Coming to America, Coming to Oregon

Drawing of a room with people standing around

Reception Room for Immigrants, Bureau of Immigration, Portland, OR. From The West Shore, 1882.

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This lesson can be used to supplement a unit about the growth and development of the United States. Immigrants were a huge component of this growth. This lesson begins with a discussion that will help personalize the immigration experience for students. Students will then research and analyze a historic West Coast immigration controversy using the Historic Oregon Newspapers website. The lesson ends with students’ analysis of present-day trends in immigration in Oregon and the United States. 

Oregon Common Core State Standards

Language Arts Standards: 

  • ELA.RH.6-8.1 Cite specific textual evidence to support analysis of primary and secondary sources.
  • ELA.RH.6-8.2 Determine the central ideas or information of a primary or secondary source; provide an accurate summary of the source distinct from prior knowledge or opinions.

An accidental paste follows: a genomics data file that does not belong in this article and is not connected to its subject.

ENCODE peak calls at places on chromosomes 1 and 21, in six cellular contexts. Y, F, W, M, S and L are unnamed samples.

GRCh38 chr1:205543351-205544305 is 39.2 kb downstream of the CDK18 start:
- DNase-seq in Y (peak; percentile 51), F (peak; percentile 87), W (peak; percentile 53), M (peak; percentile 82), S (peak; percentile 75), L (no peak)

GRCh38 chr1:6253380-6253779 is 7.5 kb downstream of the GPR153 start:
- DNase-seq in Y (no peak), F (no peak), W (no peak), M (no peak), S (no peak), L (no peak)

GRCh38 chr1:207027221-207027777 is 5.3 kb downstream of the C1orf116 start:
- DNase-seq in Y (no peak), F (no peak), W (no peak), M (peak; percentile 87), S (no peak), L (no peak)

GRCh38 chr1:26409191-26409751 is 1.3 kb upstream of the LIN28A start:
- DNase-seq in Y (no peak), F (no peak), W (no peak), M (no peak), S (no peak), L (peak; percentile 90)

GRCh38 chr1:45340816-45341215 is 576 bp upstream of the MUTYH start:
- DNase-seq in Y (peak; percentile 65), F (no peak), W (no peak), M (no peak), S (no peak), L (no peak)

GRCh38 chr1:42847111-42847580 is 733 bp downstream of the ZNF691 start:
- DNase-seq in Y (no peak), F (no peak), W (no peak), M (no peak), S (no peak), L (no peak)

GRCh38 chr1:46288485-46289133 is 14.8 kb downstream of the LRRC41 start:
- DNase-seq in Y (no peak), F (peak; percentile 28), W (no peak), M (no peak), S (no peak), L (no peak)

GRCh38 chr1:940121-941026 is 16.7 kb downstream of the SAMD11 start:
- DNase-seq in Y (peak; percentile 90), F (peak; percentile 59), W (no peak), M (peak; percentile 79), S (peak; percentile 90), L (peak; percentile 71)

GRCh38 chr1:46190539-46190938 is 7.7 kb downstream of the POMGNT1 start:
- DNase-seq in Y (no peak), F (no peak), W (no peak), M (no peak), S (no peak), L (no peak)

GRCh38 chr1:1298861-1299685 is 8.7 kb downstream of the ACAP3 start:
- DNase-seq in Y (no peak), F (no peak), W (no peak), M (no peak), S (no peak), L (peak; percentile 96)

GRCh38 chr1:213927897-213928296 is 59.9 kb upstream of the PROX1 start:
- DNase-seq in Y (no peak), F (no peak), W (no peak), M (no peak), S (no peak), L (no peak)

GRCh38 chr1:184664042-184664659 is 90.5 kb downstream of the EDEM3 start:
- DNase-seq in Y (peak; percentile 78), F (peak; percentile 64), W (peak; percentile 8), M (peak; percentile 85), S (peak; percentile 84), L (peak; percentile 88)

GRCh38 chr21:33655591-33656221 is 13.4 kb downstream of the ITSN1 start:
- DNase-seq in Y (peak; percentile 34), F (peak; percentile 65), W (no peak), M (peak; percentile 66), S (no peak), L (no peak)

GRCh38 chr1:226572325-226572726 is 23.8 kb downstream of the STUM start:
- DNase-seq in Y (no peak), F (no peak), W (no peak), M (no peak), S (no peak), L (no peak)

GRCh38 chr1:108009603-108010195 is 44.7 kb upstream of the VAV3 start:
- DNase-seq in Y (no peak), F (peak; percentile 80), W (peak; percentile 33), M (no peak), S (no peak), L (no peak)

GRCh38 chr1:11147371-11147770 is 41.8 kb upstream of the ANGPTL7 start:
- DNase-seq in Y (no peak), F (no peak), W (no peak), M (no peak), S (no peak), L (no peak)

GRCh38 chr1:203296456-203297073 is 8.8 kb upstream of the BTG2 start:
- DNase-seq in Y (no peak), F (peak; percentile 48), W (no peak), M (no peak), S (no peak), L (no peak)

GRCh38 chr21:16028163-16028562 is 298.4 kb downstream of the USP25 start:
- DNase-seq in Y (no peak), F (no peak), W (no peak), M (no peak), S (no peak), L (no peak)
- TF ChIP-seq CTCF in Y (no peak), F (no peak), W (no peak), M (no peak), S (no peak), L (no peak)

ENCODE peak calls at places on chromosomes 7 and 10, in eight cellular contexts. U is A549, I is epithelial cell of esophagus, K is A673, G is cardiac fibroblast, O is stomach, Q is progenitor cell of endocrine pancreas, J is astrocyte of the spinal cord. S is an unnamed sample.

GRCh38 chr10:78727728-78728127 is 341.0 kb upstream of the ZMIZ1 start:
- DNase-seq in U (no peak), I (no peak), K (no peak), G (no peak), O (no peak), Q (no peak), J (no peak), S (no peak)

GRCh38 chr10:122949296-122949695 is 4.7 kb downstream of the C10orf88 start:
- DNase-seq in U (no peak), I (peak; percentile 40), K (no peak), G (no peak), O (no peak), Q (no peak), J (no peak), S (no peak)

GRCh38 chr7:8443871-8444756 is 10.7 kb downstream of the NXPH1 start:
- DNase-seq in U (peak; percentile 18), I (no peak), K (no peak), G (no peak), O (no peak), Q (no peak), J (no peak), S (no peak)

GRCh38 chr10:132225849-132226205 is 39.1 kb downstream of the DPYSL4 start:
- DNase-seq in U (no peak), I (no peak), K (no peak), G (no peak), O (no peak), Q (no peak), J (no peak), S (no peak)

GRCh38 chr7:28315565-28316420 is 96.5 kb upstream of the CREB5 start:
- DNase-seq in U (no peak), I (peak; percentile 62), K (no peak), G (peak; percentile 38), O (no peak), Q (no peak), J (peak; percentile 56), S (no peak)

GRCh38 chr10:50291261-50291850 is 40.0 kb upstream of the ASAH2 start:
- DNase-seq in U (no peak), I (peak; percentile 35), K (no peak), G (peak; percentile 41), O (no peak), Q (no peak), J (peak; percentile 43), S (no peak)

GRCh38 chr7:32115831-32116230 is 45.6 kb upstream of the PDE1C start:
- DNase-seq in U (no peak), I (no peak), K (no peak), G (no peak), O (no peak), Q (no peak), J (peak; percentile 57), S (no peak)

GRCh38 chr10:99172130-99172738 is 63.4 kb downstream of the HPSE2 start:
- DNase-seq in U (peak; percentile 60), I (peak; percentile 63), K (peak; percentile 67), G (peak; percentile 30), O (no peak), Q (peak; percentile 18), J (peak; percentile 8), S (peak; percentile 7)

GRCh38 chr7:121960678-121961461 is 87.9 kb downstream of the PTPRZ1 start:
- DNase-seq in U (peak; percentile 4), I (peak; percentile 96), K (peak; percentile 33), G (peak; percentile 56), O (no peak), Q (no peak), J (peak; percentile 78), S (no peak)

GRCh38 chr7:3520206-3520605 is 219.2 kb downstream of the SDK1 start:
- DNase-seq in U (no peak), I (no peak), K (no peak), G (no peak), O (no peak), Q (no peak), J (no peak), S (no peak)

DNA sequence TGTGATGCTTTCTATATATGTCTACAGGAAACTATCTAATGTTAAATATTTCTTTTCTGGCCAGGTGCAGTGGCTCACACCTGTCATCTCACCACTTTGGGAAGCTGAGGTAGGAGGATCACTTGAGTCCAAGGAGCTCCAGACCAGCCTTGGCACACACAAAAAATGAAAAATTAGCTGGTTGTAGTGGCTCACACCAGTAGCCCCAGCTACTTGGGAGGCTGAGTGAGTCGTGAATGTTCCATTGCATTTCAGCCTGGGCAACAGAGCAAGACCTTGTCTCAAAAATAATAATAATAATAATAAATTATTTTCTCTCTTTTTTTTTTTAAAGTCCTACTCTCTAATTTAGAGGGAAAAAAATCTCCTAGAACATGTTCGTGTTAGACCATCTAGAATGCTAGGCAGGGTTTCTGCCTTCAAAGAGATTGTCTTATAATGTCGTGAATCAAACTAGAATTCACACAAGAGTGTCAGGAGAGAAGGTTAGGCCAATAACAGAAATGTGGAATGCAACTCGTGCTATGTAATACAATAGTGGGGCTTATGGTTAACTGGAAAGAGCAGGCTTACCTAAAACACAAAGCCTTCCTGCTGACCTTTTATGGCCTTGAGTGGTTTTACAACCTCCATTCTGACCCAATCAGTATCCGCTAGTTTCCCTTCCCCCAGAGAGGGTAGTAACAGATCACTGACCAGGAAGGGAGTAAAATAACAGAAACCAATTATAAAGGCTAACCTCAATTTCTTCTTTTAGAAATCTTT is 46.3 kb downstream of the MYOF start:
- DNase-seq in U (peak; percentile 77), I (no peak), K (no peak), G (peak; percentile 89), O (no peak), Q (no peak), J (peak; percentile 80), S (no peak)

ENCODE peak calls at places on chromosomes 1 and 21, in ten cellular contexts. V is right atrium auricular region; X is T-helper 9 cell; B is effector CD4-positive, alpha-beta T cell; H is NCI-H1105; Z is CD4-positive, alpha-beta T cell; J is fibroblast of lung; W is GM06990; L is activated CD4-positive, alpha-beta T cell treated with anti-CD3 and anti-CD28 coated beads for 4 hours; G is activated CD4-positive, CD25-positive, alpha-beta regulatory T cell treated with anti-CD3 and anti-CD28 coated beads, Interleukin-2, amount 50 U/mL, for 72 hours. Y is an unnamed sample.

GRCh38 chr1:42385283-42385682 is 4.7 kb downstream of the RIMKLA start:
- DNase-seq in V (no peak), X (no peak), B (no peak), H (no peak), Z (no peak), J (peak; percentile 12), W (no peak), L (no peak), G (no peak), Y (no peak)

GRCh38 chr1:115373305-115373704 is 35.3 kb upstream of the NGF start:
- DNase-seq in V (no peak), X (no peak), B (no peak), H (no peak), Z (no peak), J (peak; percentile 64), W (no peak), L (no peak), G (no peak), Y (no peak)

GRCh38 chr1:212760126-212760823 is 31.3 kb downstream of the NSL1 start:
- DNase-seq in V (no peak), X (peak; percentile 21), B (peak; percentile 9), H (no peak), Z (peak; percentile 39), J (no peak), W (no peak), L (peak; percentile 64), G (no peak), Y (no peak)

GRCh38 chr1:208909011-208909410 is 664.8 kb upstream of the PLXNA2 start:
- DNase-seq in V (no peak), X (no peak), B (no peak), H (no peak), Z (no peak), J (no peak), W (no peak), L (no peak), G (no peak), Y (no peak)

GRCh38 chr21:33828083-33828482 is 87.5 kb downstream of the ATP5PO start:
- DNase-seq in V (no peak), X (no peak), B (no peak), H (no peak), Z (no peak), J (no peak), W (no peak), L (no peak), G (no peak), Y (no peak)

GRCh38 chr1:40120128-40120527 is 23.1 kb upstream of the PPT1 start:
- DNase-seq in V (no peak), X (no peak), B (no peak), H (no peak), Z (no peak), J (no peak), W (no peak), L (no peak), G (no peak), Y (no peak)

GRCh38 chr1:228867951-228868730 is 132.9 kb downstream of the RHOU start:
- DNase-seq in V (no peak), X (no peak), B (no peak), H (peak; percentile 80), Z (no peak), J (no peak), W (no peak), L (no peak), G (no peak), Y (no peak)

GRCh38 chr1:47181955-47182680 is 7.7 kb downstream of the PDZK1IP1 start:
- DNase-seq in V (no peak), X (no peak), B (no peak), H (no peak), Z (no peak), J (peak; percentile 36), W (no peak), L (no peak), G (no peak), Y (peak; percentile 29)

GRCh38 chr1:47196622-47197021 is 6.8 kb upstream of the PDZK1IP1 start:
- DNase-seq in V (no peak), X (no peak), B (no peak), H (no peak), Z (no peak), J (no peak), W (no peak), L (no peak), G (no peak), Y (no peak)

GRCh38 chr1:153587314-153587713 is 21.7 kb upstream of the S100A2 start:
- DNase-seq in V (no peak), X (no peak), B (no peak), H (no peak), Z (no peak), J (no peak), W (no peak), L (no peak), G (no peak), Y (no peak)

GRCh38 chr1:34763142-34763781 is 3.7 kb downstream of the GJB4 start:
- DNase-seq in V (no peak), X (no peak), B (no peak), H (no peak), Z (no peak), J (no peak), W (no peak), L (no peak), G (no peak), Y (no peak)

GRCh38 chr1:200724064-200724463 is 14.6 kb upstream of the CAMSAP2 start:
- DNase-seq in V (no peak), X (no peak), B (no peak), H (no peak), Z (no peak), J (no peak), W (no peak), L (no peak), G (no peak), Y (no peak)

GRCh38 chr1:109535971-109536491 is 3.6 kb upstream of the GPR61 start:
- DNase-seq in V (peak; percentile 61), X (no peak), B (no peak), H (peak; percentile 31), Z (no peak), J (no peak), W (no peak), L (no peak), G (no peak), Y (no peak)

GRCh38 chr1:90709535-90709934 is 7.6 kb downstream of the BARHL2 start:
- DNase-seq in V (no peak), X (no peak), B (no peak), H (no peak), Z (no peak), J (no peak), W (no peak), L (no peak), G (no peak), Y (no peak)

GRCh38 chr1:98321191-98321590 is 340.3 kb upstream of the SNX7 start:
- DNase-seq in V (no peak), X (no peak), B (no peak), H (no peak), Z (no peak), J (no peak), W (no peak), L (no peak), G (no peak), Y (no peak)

• ELA.RH.6-8.6 Identify aspects of a text that reveal an author’s point of view or purpose (e.g., loaded language, inclusion or avoidance of particular facts).
  • ELA.RH.6-8.7 Integrate visual information (e.g., in charts, graphs, photographs, videos, or maps) with other information in print and digital texts.
  • Additional standards listed in PDF Download

Social Studies Standards: 

  • Historical Knowledge 8.1 Evaluate continuity and change over the course of United States history by analyzing examples of conflict, cooperation, and interdependence among groups, societies, or nations.
  • Historical Knowledge 8.4 Evaluate the impact of different factors, including gender, age, ethnicity, and class on groups and individuals during this time period and the impact these groups and individuals have on events of the time.
  • Historical Thinking 8.6 Use and interpret documents and other relevant primary and secondary sources pertaining to U.S. history from multiple perspectives.
  • Additional standards listed in PDF Download



  • Introduction: Introduce topic of study.